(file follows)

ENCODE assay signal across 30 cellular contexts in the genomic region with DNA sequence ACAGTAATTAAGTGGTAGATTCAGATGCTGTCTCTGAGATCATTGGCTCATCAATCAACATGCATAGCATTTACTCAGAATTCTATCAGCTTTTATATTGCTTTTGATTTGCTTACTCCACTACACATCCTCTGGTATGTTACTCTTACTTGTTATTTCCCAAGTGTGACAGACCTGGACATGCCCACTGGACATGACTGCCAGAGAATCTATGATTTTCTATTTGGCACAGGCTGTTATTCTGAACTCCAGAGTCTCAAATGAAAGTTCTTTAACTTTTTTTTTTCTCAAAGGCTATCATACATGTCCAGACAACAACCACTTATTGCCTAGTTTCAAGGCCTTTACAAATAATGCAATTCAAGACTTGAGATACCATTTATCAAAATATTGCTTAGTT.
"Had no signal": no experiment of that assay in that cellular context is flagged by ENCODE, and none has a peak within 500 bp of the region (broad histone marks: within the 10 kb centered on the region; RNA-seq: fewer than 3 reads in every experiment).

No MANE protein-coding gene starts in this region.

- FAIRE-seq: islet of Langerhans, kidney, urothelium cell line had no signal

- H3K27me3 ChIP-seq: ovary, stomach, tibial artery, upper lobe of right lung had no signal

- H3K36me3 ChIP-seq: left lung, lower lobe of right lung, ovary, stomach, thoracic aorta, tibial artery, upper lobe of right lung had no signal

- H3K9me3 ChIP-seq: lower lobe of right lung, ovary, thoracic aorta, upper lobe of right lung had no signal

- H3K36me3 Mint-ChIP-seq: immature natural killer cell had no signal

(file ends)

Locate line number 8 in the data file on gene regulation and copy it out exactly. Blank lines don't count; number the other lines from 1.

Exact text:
- H3K36me3 Mint-ChIP-seq: immature natural killer cell had no signal